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October. Nova Scotia Power, just within the last week or so, has submitted an application to the URB for an open access transmission tariff. Prior to their submitting that, they had several technical conferences with stakeholders going back to early January, so most players have been engaged in that process leading up to its filing a few days ago.

The province is currently drafting new legislation to enable implementation of the EMGC's recommendations and one of the first requirements we'll have to put in place would be opening up the wholesale market - that requires a legislative change. I would just add to the bullets that are here on your page, as part of the process for Nova Scotia Power getting approval for its most recent LM6000 over at Tufts Cove, there was a commitment during that process to continue on with the stakeholder process that would look at how we could add more renewables to the system, how we could add cogeneration to the system and how we could get DSM into that mix as well - demand side management - so basically dealing with the gap between supply and demand not only on the supply side of things, but also on the demand side of things. Those stakeholder processes will carry on through the rest of this calendar year.

I don't think I have anything else to add. Scott, unless you want to add any pieces I've missed along the way, we'll just open it up for questions and take it from there.

MR. CHAIRMAN: The first one to put their name in was Mr. Parent who just joined us. Mr. Parent, the member for Kings North.

MR. MARK PARENT: Sorry I was late, I bring regrets from my colleague Bill Dooks who was contacting me to see if I could substitute for him. I told him I was already on the committee.

The question of increased competition and deregulation, are they the same or are they different things?

MR. CRANDLEMIRE: They're different. I would be very careful about using the term deregulation with electricity. We're much more comfortable with the term reregulation. Deregulation implies that there's lesser regulation. The world is changing on the electricity side, but it's not necessarily changing with lesser regulation. It's just different.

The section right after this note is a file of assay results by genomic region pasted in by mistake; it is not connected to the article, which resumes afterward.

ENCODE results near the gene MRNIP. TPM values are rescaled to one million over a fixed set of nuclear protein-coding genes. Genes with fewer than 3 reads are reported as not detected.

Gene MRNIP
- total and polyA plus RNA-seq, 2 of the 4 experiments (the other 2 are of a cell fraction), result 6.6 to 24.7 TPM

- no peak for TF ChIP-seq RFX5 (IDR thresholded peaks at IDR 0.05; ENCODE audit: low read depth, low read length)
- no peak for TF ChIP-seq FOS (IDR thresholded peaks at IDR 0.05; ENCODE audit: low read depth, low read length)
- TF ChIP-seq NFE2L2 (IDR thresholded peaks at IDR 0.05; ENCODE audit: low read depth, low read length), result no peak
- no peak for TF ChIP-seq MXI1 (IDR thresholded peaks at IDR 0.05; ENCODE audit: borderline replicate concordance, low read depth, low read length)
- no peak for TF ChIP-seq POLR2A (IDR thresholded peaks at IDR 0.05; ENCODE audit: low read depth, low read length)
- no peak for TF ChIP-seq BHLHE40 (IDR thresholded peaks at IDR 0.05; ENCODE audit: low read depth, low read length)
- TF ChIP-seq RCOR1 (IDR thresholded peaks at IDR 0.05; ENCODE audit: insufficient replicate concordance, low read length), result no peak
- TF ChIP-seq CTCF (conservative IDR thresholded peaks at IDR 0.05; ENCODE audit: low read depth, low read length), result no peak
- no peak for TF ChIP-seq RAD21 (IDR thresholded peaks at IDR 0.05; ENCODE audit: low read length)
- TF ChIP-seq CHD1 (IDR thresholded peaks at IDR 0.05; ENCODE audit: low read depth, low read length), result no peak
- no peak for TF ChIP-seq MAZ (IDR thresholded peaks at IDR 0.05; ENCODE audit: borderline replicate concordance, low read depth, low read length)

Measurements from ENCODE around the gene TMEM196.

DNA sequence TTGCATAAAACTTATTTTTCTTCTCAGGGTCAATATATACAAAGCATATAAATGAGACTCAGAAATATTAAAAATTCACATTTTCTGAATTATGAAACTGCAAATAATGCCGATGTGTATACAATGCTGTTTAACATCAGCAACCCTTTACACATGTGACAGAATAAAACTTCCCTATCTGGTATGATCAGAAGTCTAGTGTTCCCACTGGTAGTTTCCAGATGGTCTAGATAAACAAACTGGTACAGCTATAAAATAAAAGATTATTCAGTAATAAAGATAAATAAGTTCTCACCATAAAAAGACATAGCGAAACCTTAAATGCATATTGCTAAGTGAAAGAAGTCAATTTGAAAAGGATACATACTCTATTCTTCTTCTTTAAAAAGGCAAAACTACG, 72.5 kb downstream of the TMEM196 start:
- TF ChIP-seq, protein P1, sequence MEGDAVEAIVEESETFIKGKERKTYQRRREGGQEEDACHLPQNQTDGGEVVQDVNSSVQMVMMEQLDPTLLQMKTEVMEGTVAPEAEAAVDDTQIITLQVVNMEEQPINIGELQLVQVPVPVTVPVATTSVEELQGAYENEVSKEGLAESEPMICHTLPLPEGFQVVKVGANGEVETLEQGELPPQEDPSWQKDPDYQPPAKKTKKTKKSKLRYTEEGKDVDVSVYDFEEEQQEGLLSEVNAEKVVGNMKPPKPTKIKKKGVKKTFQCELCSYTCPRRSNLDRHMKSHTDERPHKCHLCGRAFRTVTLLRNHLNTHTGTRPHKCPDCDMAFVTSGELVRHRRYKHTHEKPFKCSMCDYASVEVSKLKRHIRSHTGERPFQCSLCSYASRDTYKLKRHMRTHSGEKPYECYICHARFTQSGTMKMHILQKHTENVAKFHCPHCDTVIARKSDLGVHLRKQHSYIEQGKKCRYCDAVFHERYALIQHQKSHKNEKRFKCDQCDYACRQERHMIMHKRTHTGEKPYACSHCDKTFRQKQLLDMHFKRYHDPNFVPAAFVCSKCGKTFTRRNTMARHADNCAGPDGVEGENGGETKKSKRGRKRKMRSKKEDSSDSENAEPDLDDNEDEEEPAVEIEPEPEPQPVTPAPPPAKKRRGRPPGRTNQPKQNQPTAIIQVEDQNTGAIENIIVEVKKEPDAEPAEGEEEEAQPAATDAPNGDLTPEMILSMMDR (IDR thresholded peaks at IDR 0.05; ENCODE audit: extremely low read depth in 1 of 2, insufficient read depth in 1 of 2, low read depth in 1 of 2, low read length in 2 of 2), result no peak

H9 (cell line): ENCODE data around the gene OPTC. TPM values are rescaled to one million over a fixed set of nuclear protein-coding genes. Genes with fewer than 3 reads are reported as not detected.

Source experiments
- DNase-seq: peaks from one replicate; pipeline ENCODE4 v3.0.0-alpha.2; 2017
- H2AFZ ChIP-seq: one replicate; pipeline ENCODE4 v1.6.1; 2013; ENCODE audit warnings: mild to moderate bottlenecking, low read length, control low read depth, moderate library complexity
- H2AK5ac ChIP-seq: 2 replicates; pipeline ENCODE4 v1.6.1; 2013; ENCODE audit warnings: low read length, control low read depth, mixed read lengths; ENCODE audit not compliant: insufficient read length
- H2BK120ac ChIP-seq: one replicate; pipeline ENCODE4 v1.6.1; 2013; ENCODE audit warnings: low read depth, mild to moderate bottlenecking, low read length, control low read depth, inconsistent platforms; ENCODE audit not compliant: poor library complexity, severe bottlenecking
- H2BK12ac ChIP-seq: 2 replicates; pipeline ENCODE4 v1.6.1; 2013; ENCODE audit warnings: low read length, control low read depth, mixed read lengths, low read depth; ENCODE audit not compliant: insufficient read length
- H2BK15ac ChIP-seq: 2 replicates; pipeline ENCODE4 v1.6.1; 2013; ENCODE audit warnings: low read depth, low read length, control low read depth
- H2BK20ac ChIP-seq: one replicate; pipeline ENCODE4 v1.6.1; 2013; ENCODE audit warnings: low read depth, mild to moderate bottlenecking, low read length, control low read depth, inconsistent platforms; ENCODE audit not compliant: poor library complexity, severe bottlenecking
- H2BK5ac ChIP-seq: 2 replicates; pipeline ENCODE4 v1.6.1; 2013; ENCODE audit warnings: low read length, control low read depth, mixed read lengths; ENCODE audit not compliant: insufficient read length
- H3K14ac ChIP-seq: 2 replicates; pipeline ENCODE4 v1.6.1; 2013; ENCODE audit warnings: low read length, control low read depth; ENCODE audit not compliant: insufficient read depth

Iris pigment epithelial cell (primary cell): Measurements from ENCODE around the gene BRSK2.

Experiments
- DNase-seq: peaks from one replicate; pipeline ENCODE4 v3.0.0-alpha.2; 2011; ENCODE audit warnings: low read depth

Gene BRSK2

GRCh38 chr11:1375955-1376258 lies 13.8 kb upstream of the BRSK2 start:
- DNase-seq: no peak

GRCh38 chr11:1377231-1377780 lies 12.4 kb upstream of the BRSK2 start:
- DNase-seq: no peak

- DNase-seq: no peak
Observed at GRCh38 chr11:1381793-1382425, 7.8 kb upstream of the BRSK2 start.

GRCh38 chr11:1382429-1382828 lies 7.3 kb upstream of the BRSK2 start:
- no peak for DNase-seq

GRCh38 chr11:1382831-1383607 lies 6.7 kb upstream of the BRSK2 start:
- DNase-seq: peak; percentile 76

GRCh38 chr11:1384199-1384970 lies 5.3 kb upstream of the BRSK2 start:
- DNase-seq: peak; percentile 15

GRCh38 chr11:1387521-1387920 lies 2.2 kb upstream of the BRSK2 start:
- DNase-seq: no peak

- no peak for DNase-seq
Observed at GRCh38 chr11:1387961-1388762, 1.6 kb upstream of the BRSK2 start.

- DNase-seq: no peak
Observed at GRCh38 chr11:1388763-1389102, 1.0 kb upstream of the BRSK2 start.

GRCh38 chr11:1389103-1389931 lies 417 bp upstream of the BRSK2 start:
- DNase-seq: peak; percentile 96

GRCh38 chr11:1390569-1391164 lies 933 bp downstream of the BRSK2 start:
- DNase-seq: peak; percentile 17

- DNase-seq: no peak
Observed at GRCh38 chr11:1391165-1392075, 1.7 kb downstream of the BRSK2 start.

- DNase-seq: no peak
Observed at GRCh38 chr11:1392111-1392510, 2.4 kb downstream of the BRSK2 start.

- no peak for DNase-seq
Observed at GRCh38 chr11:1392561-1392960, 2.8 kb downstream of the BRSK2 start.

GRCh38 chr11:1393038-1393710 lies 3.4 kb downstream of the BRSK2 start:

MR. PARENT: I guess the question is, we saw, in both Alberta and Ontario when they began to move to restructure their electricity systems, very high rates for the consumers which led in Ontario to a cap on the rates and it was quite an issue during the election. I'm just wondering if that's a potential problem here with what we're doing and if it isn't, why not?

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MR. CRANDLEMIRE: We looked very carefully at electricity markets that were changing when we put together the Energy Strategy. The EMGC took months to review how the marketplace had changed in various parts in North America as well as internationally before they even started getting their teeth into making recommendations on changes. You're quite right, there's been lots of difficulties around the world. You mentioned the example in Ontario where they ran into difficulties and had to cap the price. Alberta is in the fortunate position of being able to provide rebates to customers and that sort of thing because of their fiscal situation, but they've had to contribute big time as a government toward consumers' electricity costs. That's why here we took a very cautious approach as far as opening up that market goes.